The Nile Delta (Arabic: دلتا النيل Delta n-Nīl or simply الدلتا ed-Delta) is the delta formed in Northern Egypt (Lower Egypt) where the Nile River spreads out and drains into the Mediterranean Sea. It is one of the world's largest river deltas—from Alexandria in the west to Port Said in the east, it covers 240 km (150 mi) of Mediterranean coastline and is a rich agricultural region. From north to south the delta is approximately 160 km (99 mi) in length. The Delta begins slightly down-river from Cairo.
The Nile Delta is an area of the world that lacks detailed ground truth data and monitoring stations. Despite the economic importance of the Nile Delta, it could be considered as one of the most data-poor regions with respect to sea level rise.
From north to south, the delta is approximately 160 km (99 mi) in length. From west to east, it covers some 240 km (150 mi) of coastline. The delta is sometimes divided into sections, with the Nile dividing into two main distributaries, the Damietta and the Rosetta, flowing into the Mediterranean at port cities with the same name. In the past, the delta had several distributaries, but these have been lost due to flood control, silting and changing relief. One such defunct distributary is Wadi Tumilat.
The Suez Canal is east of the delta and enters the coastal Lake Manzala in the north-east of the delta. To the north-west are three other coastal lakes or lagoons: Lake Burullus, Lake Idku and Lake Mariout.
The Nile is considered to be an "arcuate" delta (arc-shaped), as it resembles a triangle or flower when seen from above. Some scholars such as Aristotle have written that the delta was constructed for agricultural purposes due to the drying of the region of Egypt. Although such an engineering feat would be considered equivalent to a wonder of the ancient world, there is insufficient evidence to determine conclusively whether the delta is man-made or was formed naturally.
In modern day, the outer edges of the delta are eroding, and some coastal lagoons have seen increasing salinity levels as their connection to the Mediterranean Sea increases. Since the delta no longer receives an annual supply of nutrients and sediments from upstream due to the construction of the Aswan Dam, the soils of the floodplains have become poorer, and large amounts of fertilizers are now used. Topsoil in the delta can be as much as 21 m (70 ft) in depth.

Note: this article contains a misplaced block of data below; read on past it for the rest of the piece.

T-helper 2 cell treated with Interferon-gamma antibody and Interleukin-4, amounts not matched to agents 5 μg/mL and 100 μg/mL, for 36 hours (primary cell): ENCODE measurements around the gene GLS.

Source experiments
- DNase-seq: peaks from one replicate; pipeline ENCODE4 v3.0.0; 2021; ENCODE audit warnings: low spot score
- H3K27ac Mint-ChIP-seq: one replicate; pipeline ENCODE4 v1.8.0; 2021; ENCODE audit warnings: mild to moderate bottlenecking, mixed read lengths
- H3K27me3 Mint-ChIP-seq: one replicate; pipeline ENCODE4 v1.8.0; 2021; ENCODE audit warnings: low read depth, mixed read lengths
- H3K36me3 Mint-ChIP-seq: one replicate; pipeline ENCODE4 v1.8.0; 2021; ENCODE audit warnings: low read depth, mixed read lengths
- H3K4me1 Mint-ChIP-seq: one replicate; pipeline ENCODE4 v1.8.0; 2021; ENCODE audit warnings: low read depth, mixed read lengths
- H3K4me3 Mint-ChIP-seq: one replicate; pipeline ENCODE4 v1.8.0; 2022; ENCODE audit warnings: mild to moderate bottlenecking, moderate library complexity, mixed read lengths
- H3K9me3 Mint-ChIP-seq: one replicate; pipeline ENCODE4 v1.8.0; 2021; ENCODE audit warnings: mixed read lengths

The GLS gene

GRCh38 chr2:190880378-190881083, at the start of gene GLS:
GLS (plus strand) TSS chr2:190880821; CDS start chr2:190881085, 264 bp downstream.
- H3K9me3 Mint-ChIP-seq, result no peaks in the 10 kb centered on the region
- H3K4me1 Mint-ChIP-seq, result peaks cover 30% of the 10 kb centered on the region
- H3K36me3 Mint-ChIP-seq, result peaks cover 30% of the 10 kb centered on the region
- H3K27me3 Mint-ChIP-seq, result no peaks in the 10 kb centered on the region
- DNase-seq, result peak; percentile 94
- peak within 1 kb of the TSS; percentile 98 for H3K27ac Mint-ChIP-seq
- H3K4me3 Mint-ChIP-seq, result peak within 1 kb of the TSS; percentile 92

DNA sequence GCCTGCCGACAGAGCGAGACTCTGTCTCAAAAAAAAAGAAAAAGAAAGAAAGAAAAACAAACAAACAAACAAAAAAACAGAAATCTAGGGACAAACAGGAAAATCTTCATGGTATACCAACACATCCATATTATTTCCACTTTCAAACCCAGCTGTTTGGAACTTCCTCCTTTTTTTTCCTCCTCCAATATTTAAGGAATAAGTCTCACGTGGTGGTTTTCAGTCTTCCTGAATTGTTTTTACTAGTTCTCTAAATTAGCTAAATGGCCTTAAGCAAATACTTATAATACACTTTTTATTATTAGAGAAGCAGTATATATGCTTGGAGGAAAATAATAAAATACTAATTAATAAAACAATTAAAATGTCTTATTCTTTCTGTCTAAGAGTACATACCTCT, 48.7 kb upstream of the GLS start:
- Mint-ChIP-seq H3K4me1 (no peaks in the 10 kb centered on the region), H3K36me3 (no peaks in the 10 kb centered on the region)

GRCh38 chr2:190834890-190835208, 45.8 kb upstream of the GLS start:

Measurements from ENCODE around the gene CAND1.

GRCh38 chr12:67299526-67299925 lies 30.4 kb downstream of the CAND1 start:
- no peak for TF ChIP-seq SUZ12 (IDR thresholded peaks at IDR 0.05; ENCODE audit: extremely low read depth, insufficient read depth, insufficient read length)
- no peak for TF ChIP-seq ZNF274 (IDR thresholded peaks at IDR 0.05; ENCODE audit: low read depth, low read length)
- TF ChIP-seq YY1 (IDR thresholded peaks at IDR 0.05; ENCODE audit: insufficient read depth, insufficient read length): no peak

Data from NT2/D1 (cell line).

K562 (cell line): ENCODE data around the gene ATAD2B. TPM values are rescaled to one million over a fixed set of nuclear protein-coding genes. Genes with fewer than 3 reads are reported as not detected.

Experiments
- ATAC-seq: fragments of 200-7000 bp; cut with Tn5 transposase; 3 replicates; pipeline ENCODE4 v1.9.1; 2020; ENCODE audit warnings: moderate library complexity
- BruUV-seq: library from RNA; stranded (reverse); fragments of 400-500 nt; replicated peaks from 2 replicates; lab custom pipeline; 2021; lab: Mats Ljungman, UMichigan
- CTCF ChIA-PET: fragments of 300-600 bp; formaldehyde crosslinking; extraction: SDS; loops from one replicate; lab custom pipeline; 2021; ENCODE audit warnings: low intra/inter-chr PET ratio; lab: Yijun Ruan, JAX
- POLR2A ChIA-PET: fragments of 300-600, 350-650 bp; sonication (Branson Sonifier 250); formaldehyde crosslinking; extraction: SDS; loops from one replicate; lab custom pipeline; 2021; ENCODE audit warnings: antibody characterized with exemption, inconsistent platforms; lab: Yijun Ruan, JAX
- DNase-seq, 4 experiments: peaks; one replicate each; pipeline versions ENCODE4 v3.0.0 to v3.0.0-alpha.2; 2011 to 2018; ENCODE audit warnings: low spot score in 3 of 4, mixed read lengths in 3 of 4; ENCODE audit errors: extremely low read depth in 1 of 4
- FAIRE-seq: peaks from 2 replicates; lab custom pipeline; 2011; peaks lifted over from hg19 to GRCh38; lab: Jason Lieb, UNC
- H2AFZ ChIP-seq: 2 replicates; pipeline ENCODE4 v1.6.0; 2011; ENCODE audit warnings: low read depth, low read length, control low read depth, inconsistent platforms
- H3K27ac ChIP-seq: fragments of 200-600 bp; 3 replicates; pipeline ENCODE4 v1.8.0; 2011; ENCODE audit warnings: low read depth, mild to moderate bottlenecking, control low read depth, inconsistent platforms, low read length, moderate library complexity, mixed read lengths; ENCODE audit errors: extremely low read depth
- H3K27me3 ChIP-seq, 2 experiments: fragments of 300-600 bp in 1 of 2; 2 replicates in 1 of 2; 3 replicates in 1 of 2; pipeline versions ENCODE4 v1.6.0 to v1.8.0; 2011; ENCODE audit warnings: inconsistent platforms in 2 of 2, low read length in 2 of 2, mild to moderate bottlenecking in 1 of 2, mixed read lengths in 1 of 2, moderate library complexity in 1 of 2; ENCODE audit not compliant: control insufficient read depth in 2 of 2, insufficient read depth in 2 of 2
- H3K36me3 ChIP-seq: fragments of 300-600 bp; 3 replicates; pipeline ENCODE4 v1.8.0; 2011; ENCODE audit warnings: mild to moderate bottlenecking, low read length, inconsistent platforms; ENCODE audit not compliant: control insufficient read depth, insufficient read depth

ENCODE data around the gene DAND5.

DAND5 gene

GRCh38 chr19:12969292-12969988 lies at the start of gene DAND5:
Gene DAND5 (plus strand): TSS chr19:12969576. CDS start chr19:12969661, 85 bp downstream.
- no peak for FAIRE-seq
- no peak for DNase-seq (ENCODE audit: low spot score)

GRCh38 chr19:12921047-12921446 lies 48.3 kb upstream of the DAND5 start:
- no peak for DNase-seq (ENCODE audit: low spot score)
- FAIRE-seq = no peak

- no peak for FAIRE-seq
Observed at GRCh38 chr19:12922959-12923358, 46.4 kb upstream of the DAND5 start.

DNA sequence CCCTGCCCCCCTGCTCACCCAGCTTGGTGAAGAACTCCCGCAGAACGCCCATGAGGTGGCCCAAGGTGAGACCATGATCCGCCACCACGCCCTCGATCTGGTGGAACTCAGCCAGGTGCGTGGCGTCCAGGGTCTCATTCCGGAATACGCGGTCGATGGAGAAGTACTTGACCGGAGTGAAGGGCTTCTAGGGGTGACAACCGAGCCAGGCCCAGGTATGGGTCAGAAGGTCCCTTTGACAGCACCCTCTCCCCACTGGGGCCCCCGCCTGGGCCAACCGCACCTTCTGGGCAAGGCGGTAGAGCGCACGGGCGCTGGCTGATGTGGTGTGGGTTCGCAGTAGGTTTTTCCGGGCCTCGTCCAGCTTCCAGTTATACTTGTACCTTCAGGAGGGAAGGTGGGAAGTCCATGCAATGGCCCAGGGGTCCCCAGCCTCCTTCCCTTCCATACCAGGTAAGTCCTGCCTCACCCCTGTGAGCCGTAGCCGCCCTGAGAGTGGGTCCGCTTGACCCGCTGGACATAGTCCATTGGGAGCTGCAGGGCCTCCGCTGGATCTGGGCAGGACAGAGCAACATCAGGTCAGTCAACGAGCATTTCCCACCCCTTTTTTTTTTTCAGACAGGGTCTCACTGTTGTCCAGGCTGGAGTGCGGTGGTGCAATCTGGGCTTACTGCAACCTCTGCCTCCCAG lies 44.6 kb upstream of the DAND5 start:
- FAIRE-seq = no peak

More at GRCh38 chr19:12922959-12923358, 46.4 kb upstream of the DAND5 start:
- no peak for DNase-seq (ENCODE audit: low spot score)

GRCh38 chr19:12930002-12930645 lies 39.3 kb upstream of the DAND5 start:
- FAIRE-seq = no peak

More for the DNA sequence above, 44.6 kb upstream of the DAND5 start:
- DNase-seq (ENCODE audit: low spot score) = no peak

People have lived in the Delta region for thousands of years, and it has been intensively farmed for at least the last five thousand years. The Delta used to flood annually, but this ended with the construction of the Aswan Dam.
Ancient branches of the NileEdit
- the Pelusiac,
- the Tanitic (or Saitic),
- the Mendesian,
- the Phatnitic (or Phatmetic),
- the Sebennytic,
- the Bolbitine, and
- the Canopic (also called the Herakleotic and the Agathodaemon)
There are now only two main branches, due to flood control, silting and changing relief: the Damietta (corresponding to the Phatnitic) to the east, and the Rosetta (corresponding to the Bolbitine) in the western part of the Delta.
The Rosetta Stone was found in the Nile Delta in 1799 in the port city of Rosetta (anglicized name of Rashid). The delta was a major constituent of Lower Egypt. There are many archaeological sites in and around the Nile Delta.
About 39 million people live in the Delta region. Outside of major cities, population density in the delta averages 1,000/km2 (2,600/sq mi) or more. Alexandria is the largest city in the delta with an estimated population of more than 4.5 million. Other large cities in the delta include Shubra El Kheima, Port Said, El Mahalla El Kubra, Mansura, Tanta, and Zagazig.
During autumn, parts of the Nile River are red with lotus flowers. The Lower Nile (North) and the Upper Nile (South) have plants that grow in abundance. The Upper Nile plant is the Egyptian lotus, and the Lower Nile plant is the Papyrus Sedge (Cyperus papyrus), although it is not nearly as plentiful as it once was, and is becoming quite rare.
Several hundred thousand water birds winter in the delta, including the world’s largest concentrations of little gulls and whiskered terns. Other birds making their homes in the delta include grey herons, Kentish plovers, shovelers, cormorants, egrets and ibises.
Other animals found in the delta include frogs, turtles, tortoises, mongooses, and the Nile monitor. Nile crocodiles and hippopotamus, two animals which were widespread in the delta during antiquity, are no longer found there. Fish found in the delta include the flathead grey mullet and soles.